Public confidence in New Zealand financial service has dipped sharply, according to the latest RaboDirect Financial Confidence Index (FCI).
The index, the only one to measure public rather than business confidence, shows that public confidence in the financial sector is at its lowest level since the index was launched in August 2009.
"In August 2009 at the height of the recession, the overall confidence Index score was 18 per cent.
"In 2010, confidence levels increased to 22 per cent, but last month they had dropped to just 10 per cent," RaboDirect general manager Mike Heath said.
Despite this, an increased number of people said their investment were worth more now than six months ago.
Heath said confidence had fallen for every type of financial service surveyed, with banks, credit unions and building societies declining the least, and insurers suffering the biggest drop.
The findings reflected consumer behaviour in times of economic pressure, he said.
"With this index we have seen consumers increasingly focused on perceptions of fairness, greater demand for good information, products and services, and, not surprisingly, the safety of their investments."
Hard times could often become 'moments of truth' for organisations, with increased public skepticism and scrutiny of marketing offers, as well as higher expectations of the services being provided, Heath said.
In terms of general confidence, the effect of the second earthquake in Christchurch had a severe impact, with 50 per cent of New Zealanders saying they felt less confident in the economy overall.
"Major challenges facing the economy as a result of the Christchurch earthquake were identified as funding the rebuild, the job of rebuilding itself, how to repay the debt and increased unemployment," Heath said.
On the plus side, half of those surveyed have some form of managed fund - largely due to KiwiSaver - and a third said they had no debt.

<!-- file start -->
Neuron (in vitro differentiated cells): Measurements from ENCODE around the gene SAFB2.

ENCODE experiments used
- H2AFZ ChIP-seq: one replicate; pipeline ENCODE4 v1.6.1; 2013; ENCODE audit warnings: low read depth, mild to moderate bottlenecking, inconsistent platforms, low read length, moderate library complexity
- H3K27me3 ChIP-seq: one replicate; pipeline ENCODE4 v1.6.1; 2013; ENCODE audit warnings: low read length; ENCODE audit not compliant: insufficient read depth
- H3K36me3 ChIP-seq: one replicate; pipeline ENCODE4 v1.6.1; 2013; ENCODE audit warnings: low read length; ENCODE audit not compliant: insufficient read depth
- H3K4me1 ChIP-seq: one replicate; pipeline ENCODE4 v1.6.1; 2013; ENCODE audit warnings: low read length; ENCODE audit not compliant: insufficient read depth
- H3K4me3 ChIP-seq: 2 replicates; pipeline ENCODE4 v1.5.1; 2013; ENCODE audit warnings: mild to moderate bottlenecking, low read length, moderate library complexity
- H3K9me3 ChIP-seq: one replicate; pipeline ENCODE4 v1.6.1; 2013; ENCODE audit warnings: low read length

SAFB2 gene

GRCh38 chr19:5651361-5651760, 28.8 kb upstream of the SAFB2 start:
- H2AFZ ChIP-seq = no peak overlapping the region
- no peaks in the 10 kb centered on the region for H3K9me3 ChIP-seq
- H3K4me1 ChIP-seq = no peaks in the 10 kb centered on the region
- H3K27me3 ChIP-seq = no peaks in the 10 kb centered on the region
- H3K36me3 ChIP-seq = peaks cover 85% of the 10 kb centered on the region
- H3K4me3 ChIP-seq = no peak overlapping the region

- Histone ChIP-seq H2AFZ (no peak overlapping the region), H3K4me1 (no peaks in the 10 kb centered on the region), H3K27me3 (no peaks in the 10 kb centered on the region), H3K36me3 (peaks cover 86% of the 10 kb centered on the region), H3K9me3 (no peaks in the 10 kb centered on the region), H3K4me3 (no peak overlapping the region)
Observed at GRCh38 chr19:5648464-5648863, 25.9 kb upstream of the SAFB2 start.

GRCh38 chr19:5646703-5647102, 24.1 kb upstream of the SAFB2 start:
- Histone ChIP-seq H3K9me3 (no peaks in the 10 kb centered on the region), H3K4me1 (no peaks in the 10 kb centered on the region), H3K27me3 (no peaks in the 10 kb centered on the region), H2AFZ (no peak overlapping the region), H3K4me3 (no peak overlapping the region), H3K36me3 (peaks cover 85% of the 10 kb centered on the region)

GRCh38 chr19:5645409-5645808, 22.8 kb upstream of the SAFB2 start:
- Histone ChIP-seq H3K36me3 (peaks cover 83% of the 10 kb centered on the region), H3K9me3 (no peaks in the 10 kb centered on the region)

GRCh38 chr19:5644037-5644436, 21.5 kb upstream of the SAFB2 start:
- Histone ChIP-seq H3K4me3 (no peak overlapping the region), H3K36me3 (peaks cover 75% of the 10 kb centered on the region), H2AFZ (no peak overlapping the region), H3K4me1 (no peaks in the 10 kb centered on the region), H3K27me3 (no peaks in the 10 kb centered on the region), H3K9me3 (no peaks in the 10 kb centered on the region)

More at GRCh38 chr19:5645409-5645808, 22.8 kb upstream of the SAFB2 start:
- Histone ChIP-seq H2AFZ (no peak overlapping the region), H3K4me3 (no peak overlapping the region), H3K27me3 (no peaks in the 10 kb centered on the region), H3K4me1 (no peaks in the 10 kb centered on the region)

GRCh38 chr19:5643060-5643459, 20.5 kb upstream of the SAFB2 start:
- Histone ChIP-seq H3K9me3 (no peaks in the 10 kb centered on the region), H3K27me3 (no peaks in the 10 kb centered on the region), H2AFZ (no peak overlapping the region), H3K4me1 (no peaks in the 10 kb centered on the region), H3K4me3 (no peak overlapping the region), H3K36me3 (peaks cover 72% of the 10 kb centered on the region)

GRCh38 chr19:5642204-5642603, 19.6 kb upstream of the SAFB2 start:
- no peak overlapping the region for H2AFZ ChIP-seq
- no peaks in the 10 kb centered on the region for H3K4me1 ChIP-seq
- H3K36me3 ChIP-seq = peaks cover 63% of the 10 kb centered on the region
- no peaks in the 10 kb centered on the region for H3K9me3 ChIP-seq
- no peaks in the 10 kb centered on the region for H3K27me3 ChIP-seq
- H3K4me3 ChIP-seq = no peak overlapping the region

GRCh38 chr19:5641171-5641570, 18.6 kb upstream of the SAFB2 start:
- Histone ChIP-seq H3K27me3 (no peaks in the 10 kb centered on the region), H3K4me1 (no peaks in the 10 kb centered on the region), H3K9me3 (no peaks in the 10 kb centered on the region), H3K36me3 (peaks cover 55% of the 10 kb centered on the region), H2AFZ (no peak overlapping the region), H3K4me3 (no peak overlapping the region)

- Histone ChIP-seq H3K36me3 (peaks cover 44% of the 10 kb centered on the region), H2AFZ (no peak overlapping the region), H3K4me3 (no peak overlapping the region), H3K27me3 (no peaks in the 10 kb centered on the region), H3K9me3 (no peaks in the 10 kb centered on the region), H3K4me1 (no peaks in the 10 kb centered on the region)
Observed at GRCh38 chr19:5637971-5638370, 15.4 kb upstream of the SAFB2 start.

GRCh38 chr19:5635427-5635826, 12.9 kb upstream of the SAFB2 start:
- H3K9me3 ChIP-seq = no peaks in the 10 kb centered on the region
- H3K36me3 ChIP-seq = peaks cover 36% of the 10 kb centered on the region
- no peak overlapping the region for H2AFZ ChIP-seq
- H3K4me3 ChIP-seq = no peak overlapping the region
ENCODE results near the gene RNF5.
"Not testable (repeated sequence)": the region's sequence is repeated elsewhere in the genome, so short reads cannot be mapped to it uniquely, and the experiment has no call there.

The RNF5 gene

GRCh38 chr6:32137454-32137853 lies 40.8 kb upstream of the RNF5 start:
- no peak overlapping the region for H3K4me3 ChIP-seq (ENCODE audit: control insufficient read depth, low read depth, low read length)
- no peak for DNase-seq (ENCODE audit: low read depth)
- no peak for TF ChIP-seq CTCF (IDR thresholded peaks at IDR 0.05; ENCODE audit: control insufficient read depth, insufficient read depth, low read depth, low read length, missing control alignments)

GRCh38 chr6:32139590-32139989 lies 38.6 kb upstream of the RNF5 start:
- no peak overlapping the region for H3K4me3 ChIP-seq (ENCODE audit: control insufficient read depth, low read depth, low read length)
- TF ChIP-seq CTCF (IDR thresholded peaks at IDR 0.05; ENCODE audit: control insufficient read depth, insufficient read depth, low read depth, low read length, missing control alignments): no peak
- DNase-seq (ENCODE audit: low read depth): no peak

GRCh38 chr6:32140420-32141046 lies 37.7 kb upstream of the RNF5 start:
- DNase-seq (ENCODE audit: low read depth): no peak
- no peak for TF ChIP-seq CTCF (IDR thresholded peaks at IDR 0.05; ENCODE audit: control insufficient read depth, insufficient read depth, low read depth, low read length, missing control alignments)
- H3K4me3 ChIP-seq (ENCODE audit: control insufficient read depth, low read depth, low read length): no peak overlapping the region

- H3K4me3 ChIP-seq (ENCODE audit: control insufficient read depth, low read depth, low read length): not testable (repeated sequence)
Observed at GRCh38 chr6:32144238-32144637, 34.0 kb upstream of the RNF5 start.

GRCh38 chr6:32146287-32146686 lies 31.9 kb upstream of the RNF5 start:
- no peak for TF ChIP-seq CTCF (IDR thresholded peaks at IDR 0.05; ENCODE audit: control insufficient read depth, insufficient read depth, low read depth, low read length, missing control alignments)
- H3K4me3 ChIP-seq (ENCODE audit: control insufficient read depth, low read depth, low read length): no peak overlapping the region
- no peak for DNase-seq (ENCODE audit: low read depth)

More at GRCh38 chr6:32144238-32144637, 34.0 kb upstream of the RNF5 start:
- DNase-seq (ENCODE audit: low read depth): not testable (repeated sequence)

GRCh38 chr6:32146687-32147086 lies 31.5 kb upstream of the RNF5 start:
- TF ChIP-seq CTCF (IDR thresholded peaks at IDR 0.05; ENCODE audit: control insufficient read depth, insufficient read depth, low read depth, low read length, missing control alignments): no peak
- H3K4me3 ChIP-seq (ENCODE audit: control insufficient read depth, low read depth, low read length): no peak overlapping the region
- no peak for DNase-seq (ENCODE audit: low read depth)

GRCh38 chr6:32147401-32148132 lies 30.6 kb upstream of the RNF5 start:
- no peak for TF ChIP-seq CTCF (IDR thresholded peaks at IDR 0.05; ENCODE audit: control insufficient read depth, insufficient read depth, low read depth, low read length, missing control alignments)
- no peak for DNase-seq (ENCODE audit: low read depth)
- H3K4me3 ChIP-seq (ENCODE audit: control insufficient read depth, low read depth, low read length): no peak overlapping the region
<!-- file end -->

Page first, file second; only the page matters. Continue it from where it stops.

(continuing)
Also, 44 per cent of people said they were taking active steps to reduce their debt levels.
"Among New Zealanders as a whole, half of the monthly income is spent, with 28 per cent allocated to reducing debt, and 18 per cent put towards savings," Heath said.
Confidence in home ownership as an investment vehicle remained strong, with 74 per cent saying it was a way to grow wealth.
However while 23 per cent said their housing investments were worth more now than six months ago, 32 per cent said they were worth less.
Seven per cent of New Zealanders said they were likely to invest in purchasing their own home in the next six months, while four per cent were likely to invest in property.
"This latest FCI seems to show in some cases a contrast between perception and reality, particularly for those with investments," Heath said.
"General confidence can be knocked by major events, but when it comes to personal circumstances, the responses can paint a different picture."
Heath said despite some negative sentiment about the financial sector, of those people with investments, 30 per cent thought they were worth more now than six months ago, with 42 per cent saying they remained unchanged, and 28 per cent saying they were worth less.
While New Zealanders said they increasingly felt that house, contents and car insurers didn't act fairly or with integrity, just over four out of five continue to have this type of insurance.
Of those surveyed, 14 per cent of customers rated their relationship as excellent and just three per cent as poor.
Heath said the index highlighted that as economic conditions eased, businesses that were customer-centric, provided good information and were values-driven would do best.